Dr. Fernie explained that in addition to the graying Baby Boomers and the elderly, people of all ages have disabling accidents. Even so, “They still want to get back to things, they want to have fun.”

Indeed, Toronto Rehab estimates that over 3.6 million Canadians have a disability affecting their mobility, agility, hearing, vision or learning. Some 170,000 Canadians use manual and powered wheelchairs and scooters to get around, and about 35 percent of Canadians over the age of 75 use assistive devices.

The hardships facing these people shouldn’t be underestimated; yet, even a small improvement in the equipment can make a major difference in their day-to-day lives.

It’s the goal of iDAPT to make many such improvements, small and large.

Perhaps the centerpiece of the iDAPT project, which includes 14 different labs, is a state-of-the-art, subterranean facility called CEAL – the Challenging Environment Assessment Laboratory. Built deep below the Toronto Rehab Centre, CEAL will consist of a giant hydraulic simulator that can generate winter-like conditions, including ice, snow, gusty winds and slopes.

Resembling a huge flight-simulator from the aviation industry, the machine will enable researchers to test people’s balance in inclement weather conditions – something the disabled would have to contend with during the Canadian winter.

A motion simulator will allow researchers to test people’s balance under these conditions, enabling them to refine and improve the devices they’re developing.

Another large lab will consist of a typical hospital patient-care room, but it will include an overhead catwalk for observation. This lab will devise new solutions to reduce or eliminate injuries to caregivers who are looking after the elderly or infirm in hospitals or nursing homes.

A modest, single-storey house serves as a lab where researchers can develop artificial intelligence and smart home technologies. These solutions will be of immense help to people with dementia and other disabilities, allowing them to live as independently as possible.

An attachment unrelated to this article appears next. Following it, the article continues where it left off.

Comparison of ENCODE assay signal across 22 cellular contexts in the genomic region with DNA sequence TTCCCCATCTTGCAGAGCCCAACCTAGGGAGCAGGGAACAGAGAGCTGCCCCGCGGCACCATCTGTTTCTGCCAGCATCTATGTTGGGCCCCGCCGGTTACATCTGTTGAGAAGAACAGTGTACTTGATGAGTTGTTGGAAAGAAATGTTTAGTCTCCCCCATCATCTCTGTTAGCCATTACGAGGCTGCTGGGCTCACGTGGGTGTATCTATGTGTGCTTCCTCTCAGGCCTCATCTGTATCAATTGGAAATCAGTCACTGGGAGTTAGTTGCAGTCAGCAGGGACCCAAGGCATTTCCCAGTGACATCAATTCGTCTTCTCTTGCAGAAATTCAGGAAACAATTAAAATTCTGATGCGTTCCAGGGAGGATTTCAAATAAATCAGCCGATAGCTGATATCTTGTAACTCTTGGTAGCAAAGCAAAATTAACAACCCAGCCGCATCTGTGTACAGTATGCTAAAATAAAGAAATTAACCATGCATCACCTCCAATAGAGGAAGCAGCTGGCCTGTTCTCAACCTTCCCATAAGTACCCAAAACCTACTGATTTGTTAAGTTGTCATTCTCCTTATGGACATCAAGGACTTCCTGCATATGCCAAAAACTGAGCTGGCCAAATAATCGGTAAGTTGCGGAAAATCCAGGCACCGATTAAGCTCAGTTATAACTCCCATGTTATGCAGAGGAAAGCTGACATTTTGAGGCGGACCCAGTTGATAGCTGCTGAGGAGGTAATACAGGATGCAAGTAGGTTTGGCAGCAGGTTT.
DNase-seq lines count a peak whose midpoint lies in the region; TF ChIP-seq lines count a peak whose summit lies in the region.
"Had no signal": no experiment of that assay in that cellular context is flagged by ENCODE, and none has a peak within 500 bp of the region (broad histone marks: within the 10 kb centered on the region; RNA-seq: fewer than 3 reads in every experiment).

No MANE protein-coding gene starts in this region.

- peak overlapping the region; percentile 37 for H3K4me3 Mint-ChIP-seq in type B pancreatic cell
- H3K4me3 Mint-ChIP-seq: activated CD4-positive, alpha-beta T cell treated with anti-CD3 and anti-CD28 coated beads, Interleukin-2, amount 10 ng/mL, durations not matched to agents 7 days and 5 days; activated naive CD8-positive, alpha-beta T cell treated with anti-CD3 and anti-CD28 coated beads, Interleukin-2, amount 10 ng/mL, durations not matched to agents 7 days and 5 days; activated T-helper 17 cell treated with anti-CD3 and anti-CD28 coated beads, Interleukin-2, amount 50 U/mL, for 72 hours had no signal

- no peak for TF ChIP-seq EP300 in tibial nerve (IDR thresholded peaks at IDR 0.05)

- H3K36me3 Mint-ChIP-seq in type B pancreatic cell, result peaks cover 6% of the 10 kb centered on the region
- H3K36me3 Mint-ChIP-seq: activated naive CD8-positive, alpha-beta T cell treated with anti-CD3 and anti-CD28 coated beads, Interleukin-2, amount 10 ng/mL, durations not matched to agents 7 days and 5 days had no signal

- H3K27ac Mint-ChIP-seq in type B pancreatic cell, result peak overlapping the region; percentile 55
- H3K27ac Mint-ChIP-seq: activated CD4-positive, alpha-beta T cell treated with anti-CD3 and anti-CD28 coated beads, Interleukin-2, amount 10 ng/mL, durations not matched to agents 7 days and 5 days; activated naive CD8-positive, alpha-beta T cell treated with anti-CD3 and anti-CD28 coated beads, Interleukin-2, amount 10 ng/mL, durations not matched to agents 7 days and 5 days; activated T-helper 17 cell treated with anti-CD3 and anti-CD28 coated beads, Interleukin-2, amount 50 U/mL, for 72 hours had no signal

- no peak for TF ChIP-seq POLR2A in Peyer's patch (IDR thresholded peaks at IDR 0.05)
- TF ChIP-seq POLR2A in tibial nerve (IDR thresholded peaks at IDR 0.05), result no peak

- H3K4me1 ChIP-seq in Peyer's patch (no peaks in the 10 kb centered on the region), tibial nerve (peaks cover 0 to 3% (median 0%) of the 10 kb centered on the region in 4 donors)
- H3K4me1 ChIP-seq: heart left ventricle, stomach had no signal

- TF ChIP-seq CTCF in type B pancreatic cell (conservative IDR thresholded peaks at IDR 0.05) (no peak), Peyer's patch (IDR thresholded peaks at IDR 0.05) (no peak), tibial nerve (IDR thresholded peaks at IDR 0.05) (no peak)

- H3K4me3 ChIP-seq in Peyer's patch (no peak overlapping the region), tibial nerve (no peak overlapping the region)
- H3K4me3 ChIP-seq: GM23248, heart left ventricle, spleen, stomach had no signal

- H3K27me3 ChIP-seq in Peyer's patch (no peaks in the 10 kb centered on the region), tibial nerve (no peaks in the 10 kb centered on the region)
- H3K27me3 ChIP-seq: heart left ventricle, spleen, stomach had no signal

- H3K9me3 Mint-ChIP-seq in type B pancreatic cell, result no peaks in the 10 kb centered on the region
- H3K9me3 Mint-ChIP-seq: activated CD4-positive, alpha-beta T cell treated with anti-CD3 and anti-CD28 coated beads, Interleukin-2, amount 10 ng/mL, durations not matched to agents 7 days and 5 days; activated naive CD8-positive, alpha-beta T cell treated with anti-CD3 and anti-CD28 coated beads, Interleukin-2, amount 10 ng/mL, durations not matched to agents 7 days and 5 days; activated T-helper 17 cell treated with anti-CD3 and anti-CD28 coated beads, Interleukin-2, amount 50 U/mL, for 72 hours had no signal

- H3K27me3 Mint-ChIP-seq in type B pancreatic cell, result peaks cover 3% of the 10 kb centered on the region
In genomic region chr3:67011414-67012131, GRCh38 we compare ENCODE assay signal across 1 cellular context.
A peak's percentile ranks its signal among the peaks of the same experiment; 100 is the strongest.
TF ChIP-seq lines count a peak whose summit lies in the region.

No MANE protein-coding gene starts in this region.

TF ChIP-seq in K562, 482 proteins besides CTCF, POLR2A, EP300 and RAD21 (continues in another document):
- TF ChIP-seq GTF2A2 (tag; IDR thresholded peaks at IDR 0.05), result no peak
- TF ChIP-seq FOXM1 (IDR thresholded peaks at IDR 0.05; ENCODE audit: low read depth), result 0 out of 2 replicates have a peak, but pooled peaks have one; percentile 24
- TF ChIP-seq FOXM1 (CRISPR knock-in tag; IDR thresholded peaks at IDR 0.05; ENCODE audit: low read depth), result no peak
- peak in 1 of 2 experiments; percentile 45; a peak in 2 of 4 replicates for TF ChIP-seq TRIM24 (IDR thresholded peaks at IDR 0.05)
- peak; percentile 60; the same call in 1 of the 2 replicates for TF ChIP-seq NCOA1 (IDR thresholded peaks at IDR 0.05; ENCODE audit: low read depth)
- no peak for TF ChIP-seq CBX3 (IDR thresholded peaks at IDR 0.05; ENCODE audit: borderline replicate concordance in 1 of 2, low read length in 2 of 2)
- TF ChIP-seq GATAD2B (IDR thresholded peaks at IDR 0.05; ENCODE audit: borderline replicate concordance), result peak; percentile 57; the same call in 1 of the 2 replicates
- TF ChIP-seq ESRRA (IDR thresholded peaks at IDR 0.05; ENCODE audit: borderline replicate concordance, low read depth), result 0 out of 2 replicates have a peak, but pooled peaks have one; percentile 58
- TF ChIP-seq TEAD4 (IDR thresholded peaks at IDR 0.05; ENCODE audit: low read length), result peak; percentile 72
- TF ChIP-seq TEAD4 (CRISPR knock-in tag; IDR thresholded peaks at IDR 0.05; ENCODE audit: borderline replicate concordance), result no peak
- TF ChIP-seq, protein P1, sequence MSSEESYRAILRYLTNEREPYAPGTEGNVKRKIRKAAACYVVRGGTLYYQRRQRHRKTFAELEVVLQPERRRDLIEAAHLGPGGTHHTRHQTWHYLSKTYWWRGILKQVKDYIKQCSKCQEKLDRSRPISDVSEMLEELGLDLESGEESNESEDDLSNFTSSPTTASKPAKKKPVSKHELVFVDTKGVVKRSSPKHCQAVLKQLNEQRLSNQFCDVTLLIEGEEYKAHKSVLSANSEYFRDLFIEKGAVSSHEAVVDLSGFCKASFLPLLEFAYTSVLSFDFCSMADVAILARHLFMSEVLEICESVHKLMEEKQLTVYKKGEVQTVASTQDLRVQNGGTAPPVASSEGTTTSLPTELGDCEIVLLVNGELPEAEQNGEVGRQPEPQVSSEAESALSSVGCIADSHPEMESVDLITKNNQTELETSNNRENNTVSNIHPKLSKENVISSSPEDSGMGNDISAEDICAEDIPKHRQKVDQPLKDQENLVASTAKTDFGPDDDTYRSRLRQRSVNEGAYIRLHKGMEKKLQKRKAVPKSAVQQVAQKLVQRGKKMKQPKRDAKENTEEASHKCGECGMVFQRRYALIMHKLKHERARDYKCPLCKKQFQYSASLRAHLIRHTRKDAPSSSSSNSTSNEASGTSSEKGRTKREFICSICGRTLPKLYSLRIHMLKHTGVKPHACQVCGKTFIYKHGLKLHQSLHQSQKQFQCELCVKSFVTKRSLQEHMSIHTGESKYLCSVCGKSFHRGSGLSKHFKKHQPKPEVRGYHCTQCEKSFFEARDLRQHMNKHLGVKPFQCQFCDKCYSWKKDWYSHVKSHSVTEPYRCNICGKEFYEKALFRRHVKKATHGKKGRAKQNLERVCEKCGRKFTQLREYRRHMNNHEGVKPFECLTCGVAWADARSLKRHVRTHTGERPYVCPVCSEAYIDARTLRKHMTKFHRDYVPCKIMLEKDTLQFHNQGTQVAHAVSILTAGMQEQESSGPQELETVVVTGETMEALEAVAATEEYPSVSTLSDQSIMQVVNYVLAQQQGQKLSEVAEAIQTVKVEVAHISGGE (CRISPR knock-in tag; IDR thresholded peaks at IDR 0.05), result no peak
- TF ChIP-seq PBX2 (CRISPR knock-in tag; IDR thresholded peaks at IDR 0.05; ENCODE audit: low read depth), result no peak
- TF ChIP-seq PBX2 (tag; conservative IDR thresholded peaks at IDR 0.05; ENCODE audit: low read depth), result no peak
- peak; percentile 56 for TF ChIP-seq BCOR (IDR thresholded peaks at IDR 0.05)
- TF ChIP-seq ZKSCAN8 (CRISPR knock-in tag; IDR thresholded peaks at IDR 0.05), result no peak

And a movement evaluation lab is advancing research on treatments for paralysis from stroke and spinal cord injury.

A fast-paced video presentation showed Dr. Fernie visiting a couple other iDAPT labs. In one, he visits the centre’s ‘swallowing lab’, which investigates how people with an inability to correctly swallow can waste away, choke or swallow food into their lungs, potentially causing pneumonia. It’s one of a few such labs in the world, and it’s doing ground-breaking work.

Captured on video, Dr. Fernie also visited iDAPT’s industrial design and rapid-prototyping labs. Here, designers and students transform ideas into real-world products, making them useful and attractive.

The devices can be quickly produced for testing as prototypes by a computerized milling machine and lathe system – all state-of-the-art.

Some of the iDAPT labs are currently open with research under way. The centerpiece CEAL facility, along with several others, won’t be ready until 2011, when Toronto Rehab’s own capital redevelopment is expected to be complete.

About $14 million of iDAPT’s $36 million budget has been supplied by the Canada Foundation for Innovation. Speaking at the October launch, CFI president and CEO Dr. Eliot Phillipson called iDAPT a “highly creative and imaginative undertaking… with substantial societal benefits.” He continued by saying, “It will result in new knowledge, ideas, technology transfer, and an improvement in the quality of life for Canadians with disabilities.”

Mark Rochon, Toronto Rehab’s president and CEO, commented that the $36 million investment in iDAPT is the largest investment ever made in Canada in rehab technology.

At the iDAPT launch, one of the speakers made his comments from his wheelchair. John Shepherd is a Harvard MBA student who suffered a catastrophic car crash. “Four-and-a-half years ago, I broke my neck,” said Shepherd. But the well-spoken student hasn’t let that derail his career plans, and is well on his way to completing his studies at the Ivy league university.

The former Toronto Rehab patient is also involved in iDAPT as a project consultant. His advice for researchers and industrial partners currently developing solutions is to listen closely to the users of the devices – people who have ‘skin in the game’ and the best knowledge of whether something is useful, or whether it could be further improved.

“We’re the consumers of assistive devices,” said Shepherd. “We have the expertise, and this expertise needs to be brought into the R&D process. Consumers have a role to play in the research enterprise.”



Sunnybrook empowers patients with personal EHR

By Andy Shaw